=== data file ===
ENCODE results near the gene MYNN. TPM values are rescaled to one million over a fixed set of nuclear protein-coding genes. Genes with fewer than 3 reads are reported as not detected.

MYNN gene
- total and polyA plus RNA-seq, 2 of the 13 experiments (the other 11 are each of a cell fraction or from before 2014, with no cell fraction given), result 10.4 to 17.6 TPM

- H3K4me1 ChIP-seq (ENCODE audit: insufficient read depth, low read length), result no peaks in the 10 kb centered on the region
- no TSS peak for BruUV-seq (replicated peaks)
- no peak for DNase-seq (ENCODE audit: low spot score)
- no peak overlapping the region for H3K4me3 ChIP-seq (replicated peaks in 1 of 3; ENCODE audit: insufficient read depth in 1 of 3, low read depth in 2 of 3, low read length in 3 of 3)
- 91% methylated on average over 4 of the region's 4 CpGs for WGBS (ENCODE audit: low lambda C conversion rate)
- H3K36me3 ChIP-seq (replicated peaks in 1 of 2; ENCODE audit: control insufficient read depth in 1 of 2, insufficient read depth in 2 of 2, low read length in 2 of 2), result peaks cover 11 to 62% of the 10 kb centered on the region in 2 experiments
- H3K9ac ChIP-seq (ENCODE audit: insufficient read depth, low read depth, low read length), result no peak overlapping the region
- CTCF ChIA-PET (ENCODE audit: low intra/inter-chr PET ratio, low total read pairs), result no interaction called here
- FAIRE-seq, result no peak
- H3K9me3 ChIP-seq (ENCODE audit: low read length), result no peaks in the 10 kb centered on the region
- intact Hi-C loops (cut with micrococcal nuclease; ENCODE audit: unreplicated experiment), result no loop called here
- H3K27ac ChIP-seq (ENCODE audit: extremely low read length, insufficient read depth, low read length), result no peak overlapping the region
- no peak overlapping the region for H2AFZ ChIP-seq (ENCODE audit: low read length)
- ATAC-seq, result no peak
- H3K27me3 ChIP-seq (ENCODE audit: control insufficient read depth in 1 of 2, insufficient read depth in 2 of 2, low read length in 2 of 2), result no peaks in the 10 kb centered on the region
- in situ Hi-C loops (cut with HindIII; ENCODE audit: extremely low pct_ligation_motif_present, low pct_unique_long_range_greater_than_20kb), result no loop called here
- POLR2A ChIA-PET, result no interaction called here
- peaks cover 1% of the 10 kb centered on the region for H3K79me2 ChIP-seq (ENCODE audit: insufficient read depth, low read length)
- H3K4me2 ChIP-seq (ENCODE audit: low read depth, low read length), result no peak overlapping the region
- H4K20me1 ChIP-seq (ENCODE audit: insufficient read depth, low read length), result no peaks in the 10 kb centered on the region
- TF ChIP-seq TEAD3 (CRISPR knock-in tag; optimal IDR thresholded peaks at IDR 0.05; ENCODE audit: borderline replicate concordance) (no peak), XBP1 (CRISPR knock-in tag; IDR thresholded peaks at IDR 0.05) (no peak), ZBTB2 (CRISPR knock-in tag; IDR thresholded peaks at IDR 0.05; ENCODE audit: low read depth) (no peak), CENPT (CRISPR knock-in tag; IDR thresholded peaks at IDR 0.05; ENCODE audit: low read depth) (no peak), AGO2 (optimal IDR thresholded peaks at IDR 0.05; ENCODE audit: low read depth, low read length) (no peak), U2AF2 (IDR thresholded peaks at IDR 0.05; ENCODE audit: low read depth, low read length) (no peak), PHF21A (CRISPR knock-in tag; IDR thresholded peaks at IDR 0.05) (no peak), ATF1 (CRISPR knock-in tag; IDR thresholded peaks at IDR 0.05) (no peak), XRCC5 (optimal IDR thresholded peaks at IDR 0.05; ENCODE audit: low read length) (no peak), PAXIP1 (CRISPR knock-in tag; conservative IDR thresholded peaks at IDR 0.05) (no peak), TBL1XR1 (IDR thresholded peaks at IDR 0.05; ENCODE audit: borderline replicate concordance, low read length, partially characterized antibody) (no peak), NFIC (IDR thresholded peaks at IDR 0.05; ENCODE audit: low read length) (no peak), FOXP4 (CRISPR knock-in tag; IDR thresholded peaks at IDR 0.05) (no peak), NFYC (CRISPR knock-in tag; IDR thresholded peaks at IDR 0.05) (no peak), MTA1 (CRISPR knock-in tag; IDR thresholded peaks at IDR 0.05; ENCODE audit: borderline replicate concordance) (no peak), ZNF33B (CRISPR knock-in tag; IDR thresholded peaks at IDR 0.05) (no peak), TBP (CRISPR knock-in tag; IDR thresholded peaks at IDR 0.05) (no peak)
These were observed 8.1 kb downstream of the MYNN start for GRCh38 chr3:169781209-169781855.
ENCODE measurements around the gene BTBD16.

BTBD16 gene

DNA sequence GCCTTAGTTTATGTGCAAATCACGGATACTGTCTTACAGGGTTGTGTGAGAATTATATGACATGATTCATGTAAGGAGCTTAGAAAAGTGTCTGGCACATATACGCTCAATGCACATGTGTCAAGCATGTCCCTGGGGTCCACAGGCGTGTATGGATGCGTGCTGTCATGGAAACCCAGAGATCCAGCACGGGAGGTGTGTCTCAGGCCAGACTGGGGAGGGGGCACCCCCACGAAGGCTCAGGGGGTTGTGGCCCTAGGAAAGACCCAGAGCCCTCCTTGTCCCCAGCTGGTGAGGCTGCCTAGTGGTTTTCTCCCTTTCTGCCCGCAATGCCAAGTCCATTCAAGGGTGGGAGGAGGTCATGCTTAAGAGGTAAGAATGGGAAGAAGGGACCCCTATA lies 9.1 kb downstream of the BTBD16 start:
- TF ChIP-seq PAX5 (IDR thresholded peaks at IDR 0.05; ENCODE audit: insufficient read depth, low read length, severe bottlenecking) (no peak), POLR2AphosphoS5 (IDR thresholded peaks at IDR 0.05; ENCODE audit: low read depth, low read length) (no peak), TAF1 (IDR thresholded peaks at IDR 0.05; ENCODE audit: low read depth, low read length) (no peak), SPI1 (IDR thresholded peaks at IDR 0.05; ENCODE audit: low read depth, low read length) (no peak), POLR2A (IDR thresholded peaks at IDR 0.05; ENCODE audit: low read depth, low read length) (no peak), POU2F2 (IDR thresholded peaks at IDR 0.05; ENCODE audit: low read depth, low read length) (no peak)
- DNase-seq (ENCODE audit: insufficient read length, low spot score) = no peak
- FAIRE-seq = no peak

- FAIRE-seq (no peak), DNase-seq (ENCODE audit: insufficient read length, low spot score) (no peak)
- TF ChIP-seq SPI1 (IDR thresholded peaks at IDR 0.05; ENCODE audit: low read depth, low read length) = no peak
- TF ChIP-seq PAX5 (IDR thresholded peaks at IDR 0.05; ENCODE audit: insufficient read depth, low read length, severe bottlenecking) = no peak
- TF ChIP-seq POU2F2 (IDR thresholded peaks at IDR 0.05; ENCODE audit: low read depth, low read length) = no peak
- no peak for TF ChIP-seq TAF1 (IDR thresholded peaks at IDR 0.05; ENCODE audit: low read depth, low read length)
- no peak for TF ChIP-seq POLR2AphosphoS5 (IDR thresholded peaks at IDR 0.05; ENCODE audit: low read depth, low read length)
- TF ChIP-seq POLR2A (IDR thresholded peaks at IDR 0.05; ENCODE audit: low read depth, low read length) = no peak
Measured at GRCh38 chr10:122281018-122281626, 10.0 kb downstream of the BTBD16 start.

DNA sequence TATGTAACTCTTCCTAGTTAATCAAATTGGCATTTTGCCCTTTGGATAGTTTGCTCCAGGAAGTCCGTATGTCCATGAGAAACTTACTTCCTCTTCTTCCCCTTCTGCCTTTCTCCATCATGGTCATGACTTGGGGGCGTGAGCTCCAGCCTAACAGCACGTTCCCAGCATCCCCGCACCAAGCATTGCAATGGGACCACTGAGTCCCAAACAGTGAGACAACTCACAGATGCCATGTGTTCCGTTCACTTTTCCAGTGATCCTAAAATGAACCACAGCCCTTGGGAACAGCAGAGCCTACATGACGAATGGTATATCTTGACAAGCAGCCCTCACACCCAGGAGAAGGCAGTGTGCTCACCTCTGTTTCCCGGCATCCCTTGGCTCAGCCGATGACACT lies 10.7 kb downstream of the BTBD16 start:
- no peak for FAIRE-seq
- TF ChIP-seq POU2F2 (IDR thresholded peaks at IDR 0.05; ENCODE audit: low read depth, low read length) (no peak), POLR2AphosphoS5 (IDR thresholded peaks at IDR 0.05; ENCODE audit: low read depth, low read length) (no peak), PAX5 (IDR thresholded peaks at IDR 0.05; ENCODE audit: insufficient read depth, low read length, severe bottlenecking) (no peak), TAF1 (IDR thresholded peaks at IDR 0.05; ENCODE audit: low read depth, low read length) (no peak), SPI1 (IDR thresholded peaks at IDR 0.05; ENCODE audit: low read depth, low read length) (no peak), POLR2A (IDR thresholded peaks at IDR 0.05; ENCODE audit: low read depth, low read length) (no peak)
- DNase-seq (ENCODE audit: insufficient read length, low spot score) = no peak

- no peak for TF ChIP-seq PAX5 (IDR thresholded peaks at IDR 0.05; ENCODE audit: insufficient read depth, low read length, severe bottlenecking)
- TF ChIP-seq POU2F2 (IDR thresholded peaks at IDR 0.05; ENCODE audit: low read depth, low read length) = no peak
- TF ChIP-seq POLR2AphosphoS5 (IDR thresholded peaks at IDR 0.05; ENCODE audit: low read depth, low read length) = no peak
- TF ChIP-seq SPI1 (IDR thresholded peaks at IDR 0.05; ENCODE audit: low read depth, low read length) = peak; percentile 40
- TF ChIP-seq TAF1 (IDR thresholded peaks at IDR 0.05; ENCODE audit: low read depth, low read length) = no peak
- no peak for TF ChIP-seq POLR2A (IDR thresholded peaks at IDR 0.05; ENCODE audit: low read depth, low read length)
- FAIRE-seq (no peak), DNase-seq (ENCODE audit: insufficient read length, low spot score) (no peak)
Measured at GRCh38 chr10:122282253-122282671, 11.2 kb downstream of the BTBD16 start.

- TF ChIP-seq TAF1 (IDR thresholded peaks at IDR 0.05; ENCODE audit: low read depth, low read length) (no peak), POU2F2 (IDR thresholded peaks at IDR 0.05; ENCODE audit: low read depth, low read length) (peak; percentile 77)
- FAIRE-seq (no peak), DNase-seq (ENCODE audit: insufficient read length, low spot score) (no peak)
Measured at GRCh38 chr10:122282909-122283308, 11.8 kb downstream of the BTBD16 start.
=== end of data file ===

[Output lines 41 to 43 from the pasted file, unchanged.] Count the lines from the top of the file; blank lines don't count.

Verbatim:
- no peak for FAIRE-seq
- TF ChIP-seq POU2F2 (IDR thresholded peaks at IDR 0.05; ENCODE audit: low read depth, low read length) (no peak), POLR2AphosphoS5 (IDR thresholded peaks at IDR 0.05; ENCODE audit: low read depth, low read length) (no peak), PAX5 (IDR thresholded peaks at IDR 0.05; ENCODE audit: insufficient read depth, low read length, severe bottlenecking) (no peak), TAF1 (IDR thresholded peaks at IDR 0.05; ENCODE audit: low read depth, low read length) (no peak), SPI1 (IDR thresholded peaks at IDR 0.05; ENCODE audit: low read depth, low read length) (no peak), POLR2A (IDR thresholded peaks at IDR 0.05; ENCODE audit: low read depth, low read length) (no peak)
- DNase-seq (ENCODE audit: insufficient read length, low spot score) = no peak